Use this URL to cite or link to this record in EThOS: https://ethos.bl.uk/OrderDetails.do?uin=uk.bl.ethos.742535
Title: Utopia unbound : imagined futures in Shelley’s poetry
Author: Quayle, Jonathan Alexander Dickon
ISNI:       0000 0004 7229 9697
Awarding Body: University of Newcastle upon Tyne
Current Institution: University of Newcastle upon Tyne
Date of Award: 2017
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Abstract:
This thesis re-evaluates the importance of Shelley’s utopianism, tracing the emergence and development of utopian currents of thought across Iris oeuvre. Through close readings of several major poems, I examine the evolution of Shelley’s utopian thought, from the anticipated crisis moment of his recently rediscovered Poetical Essay (1811), and the ecstatic, timeless utopia of Queen Mab (1813), to the dynamic, unfinished “utopia” of Prometheus Unbound (1820), and the still more challenging, ambivalent vision of the future in Hellas (1822). What emerges is a poet who, despite having moved beyond a vision of utopia that is trapped by its own finished perfection, struggles to imagine a future that is uncorrupted by the failures of the past. Although Shelley’s visions of the future have often been described as ‘utopias’, there has been little investigation into the complexities of his utopian drought, or his place within a broader utopian tradition. While M. H. Scrivener’s Radical Shelley: The Philosophical Anarchism and Utopian Thought of Percy Bysshe Shelley (1982) treats Shelley’s utopianism as one aspect of his political radicalism, this thesis offers a rigorous exploration of Shelley’s multifaceted engagement with the concept of utopia, and what it means to take him seriously as a utopian thinker. The opening chapter investigates the utopian impulse in three eighteenth-century texts— Pope’s Essay on Man (1733-4), Gibbon’s Decline and Fall of the Roman Empire (1776-88), and Godwin’s Political Justice (1793)—which inform Shelley’s exploration of the relationship between the past, present, and future. The subsequent three chapters analyse the utopian aspects of Shelley’s poetry, focussing on their anticipatory qualities, the notion of a ‘utopian crisis’, the nature of resistance, and how he conceives the relationship between poetry and utopian thinking. I conclude by calling for a reassessment of Shelley’s place within a nineteenth-century utopian tradition.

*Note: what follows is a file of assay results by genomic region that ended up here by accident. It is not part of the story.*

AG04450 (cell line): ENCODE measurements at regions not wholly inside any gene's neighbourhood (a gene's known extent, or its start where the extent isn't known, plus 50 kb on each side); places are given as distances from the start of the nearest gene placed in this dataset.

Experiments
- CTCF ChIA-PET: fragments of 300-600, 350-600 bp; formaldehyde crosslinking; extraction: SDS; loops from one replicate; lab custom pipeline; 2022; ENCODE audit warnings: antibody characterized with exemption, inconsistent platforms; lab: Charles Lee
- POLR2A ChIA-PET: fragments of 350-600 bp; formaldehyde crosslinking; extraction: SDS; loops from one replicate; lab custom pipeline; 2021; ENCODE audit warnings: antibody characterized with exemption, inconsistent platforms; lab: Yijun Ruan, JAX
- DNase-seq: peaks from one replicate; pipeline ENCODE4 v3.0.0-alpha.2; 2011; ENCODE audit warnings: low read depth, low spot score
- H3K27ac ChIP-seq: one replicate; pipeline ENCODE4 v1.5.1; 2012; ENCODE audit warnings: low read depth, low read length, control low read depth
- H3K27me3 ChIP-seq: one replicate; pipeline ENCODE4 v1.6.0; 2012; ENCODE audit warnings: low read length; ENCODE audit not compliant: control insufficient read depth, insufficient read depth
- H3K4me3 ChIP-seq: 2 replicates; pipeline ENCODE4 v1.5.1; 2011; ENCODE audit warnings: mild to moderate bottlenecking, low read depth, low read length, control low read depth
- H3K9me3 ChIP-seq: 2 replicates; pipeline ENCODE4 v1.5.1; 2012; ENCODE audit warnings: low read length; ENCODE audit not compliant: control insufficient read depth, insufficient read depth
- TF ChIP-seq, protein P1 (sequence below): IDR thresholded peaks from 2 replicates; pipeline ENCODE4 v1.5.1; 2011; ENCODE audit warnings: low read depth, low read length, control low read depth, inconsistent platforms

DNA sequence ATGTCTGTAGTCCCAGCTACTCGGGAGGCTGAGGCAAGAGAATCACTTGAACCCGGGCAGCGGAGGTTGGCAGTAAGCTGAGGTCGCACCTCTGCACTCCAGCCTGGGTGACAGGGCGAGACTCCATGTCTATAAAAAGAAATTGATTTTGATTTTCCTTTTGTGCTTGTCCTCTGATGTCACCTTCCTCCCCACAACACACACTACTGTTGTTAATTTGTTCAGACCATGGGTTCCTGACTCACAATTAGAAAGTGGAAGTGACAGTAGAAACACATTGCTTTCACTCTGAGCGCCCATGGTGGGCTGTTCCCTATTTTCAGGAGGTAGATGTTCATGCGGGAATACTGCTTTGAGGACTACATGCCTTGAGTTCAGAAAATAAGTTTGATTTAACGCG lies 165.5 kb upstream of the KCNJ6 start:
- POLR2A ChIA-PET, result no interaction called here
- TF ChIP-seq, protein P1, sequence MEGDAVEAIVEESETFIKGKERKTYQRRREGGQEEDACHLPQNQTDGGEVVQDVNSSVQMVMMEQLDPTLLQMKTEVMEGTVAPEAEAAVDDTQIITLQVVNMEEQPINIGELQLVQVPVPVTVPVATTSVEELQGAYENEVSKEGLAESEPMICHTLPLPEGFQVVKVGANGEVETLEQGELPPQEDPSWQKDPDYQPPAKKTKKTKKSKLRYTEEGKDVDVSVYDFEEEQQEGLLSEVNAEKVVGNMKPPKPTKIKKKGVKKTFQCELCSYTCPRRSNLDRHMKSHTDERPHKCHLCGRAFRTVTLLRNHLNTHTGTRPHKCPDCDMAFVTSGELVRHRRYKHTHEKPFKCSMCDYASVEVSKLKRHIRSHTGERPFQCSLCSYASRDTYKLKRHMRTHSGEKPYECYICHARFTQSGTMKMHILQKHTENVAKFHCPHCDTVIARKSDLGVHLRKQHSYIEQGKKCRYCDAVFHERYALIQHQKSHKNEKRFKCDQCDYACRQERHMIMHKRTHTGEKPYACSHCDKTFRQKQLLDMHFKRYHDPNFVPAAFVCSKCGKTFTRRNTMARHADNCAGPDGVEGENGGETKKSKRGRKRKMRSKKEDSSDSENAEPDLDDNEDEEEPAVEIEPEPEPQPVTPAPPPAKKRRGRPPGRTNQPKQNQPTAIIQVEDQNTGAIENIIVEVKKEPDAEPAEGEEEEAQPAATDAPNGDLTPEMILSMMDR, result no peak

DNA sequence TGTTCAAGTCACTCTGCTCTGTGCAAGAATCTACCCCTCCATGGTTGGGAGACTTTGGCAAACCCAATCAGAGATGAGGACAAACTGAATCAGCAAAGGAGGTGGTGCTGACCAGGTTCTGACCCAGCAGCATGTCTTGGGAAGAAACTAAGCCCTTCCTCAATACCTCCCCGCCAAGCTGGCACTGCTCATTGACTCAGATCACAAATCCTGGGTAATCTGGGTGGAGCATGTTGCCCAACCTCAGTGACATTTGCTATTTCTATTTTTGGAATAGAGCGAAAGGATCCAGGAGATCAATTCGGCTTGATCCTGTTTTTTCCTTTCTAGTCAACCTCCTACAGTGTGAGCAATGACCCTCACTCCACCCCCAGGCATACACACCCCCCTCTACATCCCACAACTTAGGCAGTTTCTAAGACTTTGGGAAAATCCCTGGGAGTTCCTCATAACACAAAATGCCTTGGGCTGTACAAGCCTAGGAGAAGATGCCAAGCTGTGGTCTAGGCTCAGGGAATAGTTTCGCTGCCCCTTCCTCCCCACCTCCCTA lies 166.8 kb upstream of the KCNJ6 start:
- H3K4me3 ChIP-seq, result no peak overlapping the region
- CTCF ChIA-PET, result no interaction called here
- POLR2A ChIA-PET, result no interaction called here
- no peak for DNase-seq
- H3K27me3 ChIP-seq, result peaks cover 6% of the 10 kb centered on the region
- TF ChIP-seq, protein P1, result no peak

Supervisor: Not available Sponsor: Not available
Qualification Name: Thesis (Ph.D.) Qualification Level: Doctoral
EThOS ID: uk.bl.ethos.742535  DOI: Not available
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